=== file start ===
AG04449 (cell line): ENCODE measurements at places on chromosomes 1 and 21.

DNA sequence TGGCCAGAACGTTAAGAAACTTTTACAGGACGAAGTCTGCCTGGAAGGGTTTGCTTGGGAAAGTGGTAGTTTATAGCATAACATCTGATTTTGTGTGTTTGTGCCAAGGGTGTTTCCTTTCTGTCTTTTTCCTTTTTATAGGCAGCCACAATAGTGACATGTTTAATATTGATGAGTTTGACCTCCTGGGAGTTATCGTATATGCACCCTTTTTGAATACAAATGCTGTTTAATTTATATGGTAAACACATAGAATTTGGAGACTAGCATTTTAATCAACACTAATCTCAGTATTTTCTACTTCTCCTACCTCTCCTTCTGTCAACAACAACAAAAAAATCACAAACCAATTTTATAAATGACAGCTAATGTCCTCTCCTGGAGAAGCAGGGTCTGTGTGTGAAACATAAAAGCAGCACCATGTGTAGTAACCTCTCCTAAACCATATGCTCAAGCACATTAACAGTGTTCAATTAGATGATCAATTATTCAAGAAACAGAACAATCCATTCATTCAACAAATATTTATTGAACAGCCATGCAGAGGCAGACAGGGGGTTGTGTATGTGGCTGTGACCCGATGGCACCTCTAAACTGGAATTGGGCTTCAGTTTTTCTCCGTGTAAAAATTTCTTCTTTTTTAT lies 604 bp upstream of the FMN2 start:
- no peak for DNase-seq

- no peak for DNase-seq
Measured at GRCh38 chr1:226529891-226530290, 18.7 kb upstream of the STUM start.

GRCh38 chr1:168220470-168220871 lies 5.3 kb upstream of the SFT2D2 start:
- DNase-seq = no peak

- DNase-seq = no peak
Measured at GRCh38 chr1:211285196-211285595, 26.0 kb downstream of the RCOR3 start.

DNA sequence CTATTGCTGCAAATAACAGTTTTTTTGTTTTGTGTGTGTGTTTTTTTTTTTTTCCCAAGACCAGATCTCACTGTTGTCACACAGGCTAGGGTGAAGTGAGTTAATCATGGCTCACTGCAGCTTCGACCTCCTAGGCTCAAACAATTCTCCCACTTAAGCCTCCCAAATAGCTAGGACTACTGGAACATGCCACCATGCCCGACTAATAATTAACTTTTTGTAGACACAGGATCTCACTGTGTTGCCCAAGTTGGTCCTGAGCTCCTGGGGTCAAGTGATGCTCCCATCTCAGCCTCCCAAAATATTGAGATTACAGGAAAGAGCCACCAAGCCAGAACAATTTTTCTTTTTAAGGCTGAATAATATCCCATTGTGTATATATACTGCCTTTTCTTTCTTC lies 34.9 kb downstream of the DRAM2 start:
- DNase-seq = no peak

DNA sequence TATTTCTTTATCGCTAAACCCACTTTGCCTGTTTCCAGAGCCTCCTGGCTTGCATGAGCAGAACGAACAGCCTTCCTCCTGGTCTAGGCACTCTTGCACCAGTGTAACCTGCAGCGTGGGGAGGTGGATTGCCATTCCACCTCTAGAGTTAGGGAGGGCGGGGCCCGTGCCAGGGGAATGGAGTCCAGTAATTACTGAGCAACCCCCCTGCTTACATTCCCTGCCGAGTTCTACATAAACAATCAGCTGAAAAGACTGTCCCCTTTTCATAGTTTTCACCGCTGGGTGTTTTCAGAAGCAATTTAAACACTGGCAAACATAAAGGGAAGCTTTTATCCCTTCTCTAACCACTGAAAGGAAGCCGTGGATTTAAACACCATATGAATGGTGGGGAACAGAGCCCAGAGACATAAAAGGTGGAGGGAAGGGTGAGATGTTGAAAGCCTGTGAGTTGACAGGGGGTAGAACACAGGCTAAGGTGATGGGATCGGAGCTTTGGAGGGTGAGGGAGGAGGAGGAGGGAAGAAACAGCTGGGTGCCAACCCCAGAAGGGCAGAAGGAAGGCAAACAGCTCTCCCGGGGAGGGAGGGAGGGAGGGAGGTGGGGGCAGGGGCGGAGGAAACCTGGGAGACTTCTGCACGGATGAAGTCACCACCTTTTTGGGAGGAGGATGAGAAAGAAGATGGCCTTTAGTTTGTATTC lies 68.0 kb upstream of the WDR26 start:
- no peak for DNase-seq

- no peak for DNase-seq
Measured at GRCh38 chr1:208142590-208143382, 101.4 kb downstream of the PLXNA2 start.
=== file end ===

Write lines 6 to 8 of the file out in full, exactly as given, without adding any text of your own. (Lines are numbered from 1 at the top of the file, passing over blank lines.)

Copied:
GRCh38 chr1:168220470-168220871 lies 5.3 kb upstream of the SFT2D2 start:
- DNase-seq = no peak

- DNase-seq = no peak